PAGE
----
With the regular season now over, Milwaukee Bucks forward Khris Middleton fell just short of joining historic company in the 50-40-90 club.
After a nearly five-month hiatus, many wondered if Khris Middleton and the Milwaukee Bucks could pick up where they last left off in terms of success. Making history was nothing new for Milwaukee this season, and Middleton was looking to make some of his own by joining the illustrious 50-40-90 club with his stellar shooting splits.
At the time of the stoppage, Middleton was shooting 49.9 percent from the field, 41.8 percent from 3-point territory, and 90.8 percent from the free-throw line. With those splits along with his 21.1 points per game, Middleton was on the verge of joining historically elite company, that being players in the 50-40-90 club simultaneously averaging over 20 points per game. Only four players in NBA history have achieved that particular feat, those being Stephen Curry, Larry Bird, Dirk Nowitzki, and Kevin Durant, with Middleton not too far behind.
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Many expected Middleton would come out with some rust, given that he previously proclaimed that there was a period during the hiatus when he went two or three months without picking up a basketball. With eight seeding games in the resumed season for Middleton to get his field goal percentage up just a tick, it seemed like a very achievable task given how well he played this season. However, the restart had not gone as planned for the Milwaukee Bucks, and ultimately, Middleton fell just short in the process.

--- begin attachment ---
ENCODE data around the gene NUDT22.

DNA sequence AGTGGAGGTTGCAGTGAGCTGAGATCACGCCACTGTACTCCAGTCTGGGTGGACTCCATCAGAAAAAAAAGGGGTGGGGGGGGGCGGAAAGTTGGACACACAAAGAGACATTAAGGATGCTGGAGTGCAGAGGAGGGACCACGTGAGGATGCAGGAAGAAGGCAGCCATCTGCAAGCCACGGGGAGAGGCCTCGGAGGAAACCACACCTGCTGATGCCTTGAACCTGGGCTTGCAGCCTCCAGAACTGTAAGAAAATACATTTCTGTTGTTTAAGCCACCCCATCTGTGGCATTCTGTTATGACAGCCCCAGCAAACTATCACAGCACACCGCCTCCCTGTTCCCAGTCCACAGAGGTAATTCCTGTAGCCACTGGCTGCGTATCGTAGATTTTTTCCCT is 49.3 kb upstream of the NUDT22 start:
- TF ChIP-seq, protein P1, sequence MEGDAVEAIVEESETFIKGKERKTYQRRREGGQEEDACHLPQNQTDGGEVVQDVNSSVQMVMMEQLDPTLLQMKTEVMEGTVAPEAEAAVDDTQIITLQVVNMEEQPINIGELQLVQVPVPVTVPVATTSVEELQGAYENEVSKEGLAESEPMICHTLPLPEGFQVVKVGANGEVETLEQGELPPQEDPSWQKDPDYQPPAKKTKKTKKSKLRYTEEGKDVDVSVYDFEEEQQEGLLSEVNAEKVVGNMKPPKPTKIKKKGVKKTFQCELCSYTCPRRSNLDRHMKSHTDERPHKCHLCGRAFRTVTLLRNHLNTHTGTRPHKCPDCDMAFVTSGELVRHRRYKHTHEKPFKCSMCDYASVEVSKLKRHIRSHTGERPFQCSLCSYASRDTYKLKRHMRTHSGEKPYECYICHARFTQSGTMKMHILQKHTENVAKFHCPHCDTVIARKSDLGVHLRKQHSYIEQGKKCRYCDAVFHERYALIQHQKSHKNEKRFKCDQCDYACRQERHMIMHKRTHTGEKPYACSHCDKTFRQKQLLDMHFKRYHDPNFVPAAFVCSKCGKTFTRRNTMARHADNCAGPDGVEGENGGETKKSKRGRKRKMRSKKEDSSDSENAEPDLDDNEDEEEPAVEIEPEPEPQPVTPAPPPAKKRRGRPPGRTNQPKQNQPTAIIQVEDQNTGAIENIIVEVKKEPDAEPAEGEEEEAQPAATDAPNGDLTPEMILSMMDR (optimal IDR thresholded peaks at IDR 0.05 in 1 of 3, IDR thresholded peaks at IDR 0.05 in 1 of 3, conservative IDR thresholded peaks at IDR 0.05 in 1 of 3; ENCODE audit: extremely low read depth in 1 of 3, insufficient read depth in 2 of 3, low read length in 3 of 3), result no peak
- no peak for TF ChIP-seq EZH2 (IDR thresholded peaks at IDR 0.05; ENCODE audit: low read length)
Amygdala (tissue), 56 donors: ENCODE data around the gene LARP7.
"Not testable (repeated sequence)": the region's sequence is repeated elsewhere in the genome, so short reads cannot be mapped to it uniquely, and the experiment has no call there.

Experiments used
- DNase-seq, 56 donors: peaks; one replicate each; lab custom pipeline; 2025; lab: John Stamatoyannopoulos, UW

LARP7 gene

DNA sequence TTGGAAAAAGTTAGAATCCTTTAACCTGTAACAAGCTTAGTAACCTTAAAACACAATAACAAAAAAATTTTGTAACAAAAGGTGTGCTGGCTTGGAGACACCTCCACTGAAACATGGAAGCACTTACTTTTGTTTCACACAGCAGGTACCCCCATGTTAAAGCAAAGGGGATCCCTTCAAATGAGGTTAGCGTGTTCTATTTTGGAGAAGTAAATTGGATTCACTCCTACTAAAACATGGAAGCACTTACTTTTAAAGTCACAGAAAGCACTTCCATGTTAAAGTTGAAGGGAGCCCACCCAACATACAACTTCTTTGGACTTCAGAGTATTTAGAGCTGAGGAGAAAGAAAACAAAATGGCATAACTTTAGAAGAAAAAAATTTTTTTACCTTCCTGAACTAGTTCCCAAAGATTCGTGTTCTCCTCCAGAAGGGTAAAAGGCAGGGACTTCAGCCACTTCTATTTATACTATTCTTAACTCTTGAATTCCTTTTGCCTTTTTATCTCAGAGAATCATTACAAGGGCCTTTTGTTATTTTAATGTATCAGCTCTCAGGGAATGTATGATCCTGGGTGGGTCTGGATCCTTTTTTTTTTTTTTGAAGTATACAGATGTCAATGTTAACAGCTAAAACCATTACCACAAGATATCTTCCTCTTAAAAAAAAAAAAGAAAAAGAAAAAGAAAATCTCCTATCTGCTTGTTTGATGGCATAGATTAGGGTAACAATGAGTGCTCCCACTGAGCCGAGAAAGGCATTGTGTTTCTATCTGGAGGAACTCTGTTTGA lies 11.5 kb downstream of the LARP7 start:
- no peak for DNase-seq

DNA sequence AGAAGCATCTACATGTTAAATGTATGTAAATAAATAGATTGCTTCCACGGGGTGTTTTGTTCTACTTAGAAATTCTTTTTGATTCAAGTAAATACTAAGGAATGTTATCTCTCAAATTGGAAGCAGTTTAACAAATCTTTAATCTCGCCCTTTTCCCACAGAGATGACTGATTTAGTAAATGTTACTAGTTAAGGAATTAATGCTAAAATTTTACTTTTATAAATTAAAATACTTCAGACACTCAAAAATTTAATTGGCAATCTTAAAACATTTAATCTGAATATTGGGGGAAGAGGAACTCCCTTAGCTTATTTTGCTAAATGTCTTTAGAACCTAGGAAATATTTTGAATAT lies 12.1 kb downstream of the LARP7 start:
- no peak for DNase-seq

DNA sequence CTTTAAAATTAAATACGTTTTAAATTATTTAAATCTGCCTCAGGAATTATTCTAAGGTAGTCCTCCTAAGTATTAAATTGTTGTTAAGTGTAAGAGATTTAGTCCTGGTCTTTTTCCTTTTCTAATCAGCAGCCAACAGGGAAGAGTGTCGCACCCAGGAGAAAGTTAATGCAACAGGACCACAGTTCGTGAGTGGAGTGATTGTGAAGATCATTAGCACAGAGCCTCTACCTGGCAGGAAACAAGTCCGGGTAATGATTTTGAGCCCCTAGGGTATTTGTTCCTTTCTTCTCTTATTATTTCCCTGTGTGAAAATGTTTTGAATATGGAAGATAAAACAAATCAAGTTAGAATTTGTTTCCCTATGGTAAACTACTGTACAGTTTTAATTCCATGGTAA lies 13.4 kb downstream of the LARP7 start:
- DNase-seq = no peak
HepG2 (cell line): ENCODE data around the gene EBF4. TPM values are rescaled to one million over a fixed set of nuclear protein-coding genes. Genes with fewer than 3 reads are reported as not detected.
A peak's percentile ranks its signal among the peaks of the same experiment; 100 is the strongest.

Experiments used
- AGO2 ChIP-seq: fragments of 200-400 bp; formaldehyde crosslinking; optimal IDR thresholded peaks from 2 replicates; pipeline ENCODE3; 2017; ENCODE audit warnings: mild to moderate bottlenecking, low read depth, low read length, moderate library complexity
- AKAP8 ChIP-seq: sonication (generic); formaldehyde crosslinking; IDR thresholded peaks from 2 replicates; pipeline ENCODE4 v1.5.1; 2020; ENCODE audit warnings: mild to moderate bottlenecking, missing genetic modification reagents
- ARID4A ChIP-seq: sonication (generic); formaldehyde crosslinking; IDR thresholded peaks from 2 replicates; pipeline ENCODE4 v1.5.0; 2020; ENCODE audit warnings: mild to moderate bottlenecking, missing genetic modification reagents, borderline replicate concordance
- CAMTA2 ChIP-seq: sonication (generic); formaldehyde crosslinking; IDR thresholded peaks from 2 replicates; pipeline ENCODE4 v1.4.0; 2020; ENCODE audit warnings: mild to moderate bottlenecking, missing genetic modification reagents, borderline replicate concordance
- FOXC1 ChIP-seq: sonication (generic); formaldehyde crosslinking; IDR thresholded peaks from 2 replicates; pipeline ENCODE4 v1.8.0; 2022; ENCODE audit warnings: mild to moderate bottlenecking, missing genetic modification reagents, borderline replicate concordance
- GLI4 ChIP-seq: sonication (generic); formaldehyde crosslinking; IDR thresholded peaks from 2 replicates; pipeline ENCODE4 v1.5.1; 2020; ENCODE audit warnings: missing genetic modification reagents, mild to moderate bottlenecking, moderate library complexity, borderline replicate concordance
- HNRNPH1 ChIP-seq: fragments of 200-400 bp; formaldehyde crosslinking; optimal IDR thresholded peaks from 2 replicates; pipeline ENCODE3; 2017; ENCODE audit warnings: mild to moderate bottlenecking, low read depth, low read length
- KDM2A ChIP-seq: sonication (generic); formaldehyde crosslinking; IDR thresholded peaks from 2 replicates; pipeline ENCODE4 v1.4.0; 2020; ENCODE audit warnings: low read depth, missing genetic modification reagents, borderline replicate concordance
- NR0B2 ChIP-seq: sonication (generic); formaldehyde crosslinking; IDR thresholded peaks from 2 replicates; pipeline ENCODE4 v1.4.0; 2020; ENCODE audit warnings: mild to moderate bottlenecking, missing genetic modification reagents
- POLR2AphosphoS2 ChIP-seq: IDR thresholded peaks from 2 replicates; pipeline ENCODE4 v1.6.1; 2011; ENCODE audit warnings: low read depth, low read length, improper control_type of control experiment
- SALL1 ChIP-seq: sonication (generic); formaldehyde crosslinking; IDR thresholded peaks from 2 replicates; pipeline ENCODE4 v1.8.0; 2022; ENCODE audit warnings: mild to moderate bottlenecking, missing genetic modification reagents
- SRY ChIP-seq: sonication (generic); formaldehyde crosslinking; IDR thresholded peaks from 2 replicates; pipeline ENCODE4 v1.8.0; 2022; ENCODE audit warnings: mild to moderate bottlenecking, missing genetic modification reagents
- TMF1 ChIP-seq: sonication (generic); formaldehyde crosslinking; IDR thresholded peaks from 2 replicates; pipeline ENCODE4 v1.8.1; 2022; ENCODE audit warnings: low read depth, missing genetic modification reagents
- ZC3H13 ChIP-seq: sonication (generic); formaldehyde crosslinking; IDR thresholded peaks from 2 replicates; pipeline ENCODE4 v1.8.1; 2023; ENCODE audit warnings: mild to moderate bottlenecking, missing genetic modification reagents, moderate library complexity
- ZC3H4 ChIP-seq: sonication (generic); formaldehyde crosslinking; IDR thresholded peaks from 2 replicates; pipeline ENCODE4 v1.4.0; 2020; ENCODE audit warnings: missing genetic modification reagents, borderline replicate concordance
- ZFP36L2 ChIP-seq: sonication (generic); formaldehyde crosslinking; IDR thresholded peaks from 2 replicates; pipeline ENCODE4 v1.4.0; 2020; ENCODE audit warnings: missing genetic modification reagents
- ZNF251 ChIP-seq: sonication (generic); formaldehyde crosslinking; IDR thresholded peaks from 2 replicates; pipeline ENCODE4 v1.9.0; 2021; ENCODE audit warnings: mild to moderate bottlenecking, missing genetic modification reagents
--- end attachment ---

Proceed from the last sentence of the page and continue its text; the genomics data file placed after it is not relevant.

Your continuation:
Playing in seven of Milwaukee’s final eight games, Middleton was hit or miss in the NBA’s restart. The 29-year-old averaged 19.7 points on 48.9 percent shooting from the field, a disappointing 34.0 percent from behind the arc, and 82.6 percent from the free-throw line.
Middleton’s numbers were inconsistent due to his varying playing time, sometimes playing in just the first half of games or finding himself playing in limited minutes. With the top seed in the league locked up four games in, it made sense to get Middleton some rest and experiment with other lineups, but it ultimately hurt his 50-40-90 case.
As the Bucks rounded out their abysmal 3-5 stretch, Middleton finished the season averaging 20.9 points per game on 49.7 percent field goal shooting, 41.5 percent 3-point shooting, and 91.6 percent from the charity stripe. Although he fell short in the end by just .03 percent, there is no doubt that Khris Middleton had a regular season to remember, pandemic aside.
With new career-highs in points, field goal percentage, free-throw percentage, and field goal makes, Middleton capped off a fantastic regular-season showing. Had the season played out in its entirety, the forward would undoubtedly have had a better shot to secure that historic 50-40-90 feat. Instead, the league only played 62 out of its typical 82 games this season.
That .03 percent difference might sting for a while, but with the regular season out of the way, the Milwaukee Bucks and Khris Middleton will now set their focus to the biggest prize of them all.
With their eyes on taking home the Larry O’Brien trophy, hopefully, No. 22 can regain his dynamic offensive touch as the Bucks kick off the postseason on Tuesday against the 8-seeded Orlando Magic.